The yen set a record with 12 weeks of consecutive declines against the dollar. The currency tumbled 14 percent from mid-November, when investors began reacting to Abe’s easing calls, to trade at 93.13 per dollar as of 12:10 p.m. in Tokyo today. Japan’s borrowing costs have stayed low, with the yield on five-year government debt touching the least since 2000 on Feb. 19.
“Ever since the new government took control, it feels as though Japan is filled with the spirit for economic revival,” Takahiko Ijichi, senior managing officer at Toyota Motor Corp., said Feb. 5.
Abe’s increasing embrace of the reflationist group followed regret over the BOJ’s actions when he was last in government, as chief cabinet secretary and as prime minister in 2006 and 2007.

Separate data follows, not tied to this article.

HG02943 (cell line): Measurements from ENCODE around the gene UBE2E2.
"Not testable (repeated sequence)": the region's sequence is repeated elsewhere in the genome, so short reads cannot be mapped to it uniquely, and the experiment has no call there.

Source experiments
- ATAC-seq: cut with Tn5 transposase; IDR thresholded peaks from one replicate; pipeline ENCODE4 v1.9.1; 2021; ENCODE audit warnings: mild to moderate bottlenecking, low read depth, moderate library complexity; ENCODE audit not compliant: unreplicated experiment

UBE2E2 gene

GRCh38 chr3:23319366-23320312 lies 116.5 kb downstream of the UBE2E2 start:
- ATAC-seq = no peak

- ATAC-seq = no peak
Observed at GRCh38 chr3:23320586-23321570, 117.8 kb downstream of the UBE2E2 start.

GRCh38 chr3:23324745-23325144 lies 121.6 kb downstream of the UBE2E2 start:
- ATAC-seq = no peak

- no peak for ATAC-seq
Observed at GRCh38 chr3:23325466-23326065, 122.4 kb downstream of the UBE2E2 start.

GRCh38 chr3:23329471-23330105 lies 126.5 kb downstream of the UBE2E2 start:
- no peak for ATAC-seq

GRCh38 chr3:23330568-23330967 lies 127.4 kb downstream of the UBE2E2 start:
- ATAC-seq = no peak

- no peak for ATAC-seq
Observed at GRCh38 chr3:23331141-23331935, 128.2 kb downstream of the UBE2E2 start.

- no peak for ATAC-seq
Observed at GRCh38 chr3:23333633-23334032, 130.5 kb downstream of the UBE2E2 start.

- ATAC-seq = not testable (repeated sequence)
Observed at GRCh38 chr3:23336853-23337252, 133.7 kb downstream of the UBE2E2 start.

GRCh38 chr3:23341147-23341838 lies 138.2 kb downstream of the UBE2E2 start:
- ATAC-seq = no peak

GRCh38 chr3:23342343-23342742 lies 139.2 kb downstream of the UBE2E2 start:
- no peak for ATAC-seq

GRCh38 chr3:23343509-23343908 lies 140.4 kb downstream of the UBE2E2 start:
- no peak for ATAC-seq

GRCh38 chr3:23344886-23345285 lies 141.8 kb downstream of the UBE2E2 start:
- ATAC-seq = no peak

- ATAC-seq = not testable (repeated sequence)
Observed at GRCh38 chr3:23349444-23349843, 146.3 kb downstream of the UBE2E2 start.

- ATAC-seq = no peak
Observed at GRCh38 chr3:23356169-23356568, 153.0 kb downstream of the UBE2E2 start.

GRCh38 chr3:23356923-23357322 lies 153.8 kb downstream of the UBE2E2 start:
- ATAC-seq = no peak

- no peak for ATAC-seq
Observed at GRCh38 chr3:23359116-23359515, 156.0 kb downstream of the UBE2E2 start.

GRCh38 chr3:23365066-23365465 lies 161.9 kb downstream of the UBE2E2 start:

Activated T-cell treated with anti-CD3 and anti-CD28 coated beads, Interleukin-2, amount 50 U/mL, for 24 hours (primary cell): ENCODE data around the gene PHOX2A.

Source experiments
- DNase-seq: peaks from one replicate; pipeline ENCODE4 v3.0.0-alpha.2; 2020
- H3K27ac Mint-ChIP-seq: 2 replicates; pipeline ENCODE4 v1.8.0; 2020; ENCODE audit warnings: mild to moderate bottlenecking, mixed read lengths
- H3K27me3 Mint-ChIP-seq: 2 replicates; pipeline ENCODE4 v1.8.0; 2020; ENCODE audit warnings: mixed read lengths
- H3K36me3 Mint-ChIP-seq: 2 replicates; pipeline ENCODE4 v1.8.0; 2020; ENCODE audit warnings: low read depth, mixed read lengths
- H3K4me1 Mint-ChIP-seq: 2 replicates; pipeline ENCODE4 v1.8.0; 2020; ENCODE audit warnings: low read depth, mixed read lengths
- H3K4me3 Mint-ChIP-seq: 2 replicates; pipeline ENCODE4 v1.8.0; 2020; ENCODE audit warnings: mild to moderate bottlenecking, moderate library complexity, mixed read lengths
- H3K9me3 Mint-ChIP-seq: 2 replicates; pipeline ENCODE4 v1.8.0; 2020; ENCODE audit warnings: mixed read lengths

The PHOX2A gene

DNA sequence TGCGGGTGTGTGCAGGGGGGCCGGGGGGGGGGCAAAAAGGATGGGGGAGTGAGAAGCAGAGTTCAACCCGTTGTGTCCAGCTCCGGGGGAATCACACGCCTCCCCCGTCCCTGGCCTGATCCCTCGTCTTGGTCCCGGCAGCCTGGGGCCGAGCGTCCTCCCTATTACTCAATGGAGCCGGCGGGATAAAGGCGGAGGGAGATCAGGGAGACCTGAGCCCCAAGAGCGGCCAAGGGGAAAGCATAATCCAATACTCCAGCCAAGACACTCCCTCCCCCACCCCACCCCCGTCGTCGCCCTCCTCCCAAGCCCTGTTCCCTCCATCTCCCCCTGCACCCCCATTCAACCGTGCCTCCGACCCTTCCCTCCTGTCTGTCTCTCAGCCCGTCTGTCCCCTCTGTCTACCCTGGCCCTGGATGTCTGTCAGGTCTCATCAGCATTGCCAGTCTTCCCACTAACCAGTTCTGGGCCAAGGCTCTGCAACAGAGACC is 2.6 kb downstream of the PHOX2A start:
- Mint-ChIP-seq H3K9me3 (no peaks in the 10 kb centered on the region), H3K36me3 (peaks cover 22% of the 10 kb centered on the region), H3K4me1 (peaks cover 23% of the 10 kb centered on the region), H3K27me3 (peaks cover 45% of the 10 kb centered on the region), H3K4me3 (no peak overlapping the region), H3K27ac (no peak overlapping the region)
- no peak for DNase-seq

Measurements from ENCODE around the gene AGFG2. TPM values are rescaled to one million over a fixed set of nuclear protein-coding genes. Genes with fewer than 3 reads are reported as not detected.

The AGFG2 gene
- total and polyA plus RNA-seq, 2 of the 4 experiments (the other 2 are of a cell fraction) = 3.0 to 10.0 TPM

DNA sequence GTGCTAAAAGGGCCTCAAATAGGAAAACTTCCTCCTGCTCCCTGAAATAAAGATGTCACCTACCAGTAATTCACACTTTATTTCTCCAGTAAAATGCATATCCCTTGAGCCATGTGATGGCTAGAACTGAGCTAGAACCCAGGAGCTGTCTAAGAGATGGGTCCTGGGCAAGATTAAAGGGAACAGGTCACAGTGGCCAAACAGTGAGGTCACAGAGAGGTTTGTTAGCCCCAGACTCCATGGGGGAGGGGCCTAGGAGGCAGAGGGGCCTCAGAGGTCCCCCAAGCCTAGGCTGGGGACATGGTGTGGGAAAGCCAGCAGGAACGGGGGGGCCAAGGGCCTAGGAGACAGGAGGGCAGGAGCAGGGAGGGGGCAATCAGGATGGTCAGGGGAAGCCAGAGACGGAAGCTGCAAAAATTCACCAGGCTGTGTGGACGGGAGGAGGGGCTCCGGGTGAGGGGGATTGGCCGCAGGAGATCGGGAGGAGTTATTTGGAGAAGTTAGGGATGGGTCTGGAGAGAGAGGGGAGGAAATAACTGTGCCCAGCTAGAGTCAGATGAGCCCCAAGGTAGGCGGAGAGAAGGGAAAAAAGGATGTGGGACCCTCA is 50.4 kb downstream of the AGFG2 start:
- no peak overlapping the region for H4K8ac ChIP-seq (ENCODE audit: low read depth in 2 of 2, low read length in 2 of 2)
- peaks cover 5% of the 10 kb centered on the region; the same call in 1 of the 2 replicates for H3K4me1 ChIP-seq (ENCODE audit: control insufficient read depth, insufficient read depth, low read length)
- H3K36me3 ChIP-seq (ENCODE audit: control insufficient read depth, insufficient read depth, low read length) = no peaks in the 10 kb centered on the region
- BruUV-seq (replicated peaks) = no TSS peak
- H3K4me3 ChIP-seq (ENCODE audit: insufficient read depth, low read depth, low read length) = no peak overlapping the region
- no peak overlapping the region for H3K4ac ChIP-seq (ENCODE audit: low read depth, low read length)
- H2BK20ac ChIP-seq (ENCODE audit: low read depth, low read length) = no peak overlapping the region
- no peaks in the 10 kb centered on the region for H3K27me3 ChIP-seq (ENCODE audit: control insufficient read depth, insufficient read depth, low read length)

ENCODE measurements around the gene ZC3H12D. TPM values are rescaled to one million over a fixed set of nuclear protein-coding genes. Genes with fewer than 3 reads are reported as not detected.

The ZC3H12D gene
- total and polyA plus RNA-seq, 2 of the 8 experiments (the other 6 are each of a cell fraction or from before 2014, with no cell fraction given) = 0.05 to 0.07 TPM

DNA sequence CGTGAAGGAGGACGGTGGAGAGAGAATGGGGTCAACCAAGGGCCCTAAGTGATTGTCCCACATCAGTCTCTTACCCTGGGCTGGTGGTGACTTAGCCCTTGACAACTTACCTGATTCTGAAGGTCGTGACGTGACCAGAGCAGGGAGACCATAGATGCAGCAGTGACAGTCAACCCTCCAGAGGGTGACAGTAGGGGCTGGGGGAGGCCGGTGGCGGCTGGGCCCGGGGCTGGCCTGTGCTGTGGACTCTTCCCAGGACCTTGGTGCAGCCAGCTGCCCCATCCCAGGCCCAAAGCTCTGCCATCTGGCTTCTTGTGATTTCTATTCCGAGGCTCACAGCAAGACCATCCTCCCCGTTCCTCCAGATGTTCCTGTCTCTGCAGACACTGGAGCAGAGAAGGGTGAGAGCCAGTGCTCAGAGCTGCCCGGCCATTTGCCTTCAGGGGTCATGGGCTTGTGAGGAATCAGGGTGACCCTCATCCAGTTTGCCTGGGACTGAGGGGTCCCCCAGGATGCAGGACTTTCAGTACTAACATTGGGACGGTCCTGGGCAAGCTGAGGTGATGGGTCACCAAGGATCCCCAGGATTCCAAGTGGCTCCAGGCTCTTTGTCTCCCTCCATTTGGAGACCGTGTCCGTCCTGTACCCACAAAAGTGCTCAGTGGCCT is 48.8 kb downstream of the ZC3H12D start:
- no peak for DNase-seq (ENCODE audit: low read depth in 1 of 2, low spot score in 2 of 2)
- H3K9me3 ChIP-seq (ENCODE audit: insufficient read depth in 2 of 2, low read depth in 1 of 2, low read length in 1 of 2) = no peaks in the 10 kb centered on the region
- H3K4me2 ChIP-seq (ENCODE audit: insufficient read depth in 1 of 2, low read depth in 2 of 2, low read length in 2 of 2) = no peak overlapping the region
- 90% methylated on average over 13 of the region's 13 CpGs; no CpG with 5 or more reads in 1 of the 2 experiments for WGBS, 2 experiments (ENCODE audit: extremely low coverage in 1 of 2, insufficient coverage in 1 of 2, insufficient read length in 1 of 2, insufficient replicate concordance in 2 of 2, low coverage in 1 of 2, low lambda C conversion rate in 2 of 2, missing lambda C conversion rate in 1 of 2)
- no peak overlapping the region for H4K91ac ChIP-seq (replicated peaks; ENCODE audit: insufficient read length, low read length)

The BOJ progressively withdrew support to the economy at the time, reducing cash provided to lenders in early 2006, then raising the benchmark rate in July 2006 and February 2007, anticipating the end of deflation. Abe said the first rate increase in almost six years was “appropriate,” a comment he repeated after the 2007 rate boost.
By last November, he’d changed his mind. “The BOJ made a mistake in conducting policy in 2006,” he said in a Nov. 27 speech, weeks before sweeping to electoral victory. The central bank’s actions started to drag on an economy that was showing positive signs, he said. Abe told parliament this month that the BOJ’s tightening was “too early.”
After leaving office in September 2007, Abe watched as the economy sank into its deepest recession since at least the 1950s in the aftermath of the Lehman Brothers Holdings Inc. collapse and ensuing credit storm. The LDP was ousted from office in 2009 after dominating Japan’s government for half a century.
When the nation was hit in March 2011 with its most powerful recorded earthquake, sparking a tsunami that devastated the northeast coast, a clutch of lawmakers called for the central bank to embrace direct financing of government reconstruction spending, taking a page from policies enacted in the 1930s.